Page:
Pajer’s descriptions of students draw on her experience as a UW engineering student in the early 1980s. After two years Pajer decided to leave engineering, but she still enjoys learning about technology.

“I’m fascinated by science,” Pajer said. “I love looking things up and figuring out exactly how it ticks. And I love all the old inventions.”

Pajer says she tries not to weigh down the story with historical detail, but she makes sure that all the details in the story are correct so readers will feel immersed in the time and place. Bradshaw's friend, for example, works at a construction site for the re-grading of Denny Hill. A pivotal scene takes place on a tour of the Snoqualmie Falls Electrical Power Plant, then newly built.

After completing a first draft largely from imagination, Pajer visited the UW Libraries’ Special Collections and discovered that the local historical facts matched the story’s details surprisingly well. The UW did, in fact, have an engineering department in 1901. A yearbook shows that students did put on an exhibition in the spring of 1901 that included a Tesla coil. President McKinley had planned a visit to Seattle that was cancelled due to his wife’s illness.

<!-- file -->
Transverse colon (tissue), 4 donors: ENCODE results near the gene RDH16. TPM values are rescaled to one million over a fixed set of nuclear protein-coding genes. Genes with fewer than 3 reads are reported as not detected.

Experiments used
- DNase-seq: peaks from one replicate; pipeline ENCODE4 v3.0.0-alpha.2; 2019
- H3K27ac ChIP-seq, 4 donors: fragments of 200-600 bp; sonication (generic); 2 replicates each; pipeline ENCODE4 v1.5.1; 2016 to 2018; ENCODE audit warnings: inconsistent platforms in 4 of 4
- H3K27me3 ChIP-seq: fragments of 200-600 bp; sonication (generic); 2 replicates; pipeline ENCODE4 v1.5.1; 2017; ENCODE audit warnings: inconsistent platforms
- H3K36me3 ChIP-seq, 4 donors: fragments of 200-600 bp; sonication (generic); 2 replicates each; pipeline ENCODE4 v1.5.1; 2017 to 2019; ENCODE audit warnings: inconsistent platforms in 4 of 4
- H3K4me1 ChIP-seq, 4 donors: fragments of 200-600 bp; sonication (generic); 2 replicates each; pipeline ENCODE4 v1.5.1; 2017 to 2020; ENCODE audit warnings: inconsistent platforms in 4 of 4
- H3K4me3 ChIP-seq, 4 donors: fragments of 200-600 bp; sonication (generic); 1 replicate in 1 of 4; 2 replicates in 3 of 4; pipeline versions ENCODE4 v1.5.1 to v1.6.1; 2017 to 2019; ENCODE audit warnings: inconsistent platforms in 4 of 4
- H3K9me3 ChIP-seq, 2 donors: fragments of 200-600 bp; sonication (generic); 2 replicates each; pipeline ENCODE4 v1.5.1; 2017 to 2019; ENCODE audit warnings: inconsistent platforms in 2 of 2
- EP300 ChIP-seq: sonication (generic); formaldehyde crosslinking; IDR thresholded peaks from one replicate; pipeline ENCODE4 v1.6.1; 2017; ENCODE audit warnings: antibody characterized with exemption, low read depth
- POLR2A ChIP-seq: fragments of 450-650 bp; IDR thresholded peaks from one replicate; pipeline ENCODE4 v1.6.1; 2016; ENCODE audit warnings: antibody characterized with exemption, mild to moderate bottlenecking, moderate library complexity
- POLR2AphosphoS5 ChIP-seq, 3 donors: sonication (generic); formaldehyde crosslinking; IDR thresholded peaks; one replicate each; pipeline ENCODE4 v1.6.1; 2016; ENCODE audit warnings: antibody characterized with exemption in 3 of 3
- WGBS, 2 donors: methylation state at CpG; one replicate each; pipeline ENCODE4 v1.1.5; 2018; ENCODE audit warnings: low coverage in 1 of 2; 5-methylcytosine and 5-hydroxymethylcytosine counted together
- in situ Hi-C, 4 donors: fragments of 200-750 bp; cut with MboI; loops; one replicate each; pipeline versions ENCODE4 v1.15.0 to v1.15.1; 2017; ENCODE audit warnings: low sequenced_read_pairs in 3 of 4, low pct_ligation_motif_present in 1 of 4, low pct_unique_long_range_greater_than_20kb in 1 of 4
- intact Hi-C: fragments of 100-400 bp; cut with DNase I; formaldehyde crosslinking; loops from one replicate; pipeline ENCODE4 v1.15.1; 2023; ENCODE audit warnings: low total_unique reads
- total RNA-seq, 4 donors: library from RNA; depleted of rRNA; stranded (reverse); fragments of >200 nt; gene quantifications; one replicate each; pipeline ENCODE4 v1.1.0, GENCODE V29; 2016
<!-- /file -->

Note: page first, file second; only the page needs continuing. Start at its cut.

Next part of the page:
In Special Collections she went through boxes containing former professors’ belongings. She found a map showing Seattle complete with streetcar lines from the period; her photocopy is now dog-eared from use.

Writing the book also involved extensive research on electrical theory and history. She visited Bellingham’s American Museum of Radio & Electricity to see Leyden Jars, static electricity machines and early Tesla coils firsthand. From antique stores and used bookstores she built up a personal collection of old textbooks.

“Electricity was so new then that when they wrote an instruction manual for somebody it was explicit,” Pajer said. “They were so graphic in their descriptions, it’s fantastic.”

Pajer even used Google Books search to look up specific questions, such as: ‘When was creosote first used as a preservative on power poles?’ or to check how scientists at that time would carry out a certain procedure.

“Because my setting is so long ago, everything is in the public domain,” Pajer said. “I can get my hands on the same books that Professor Bradshaw had his hands on.”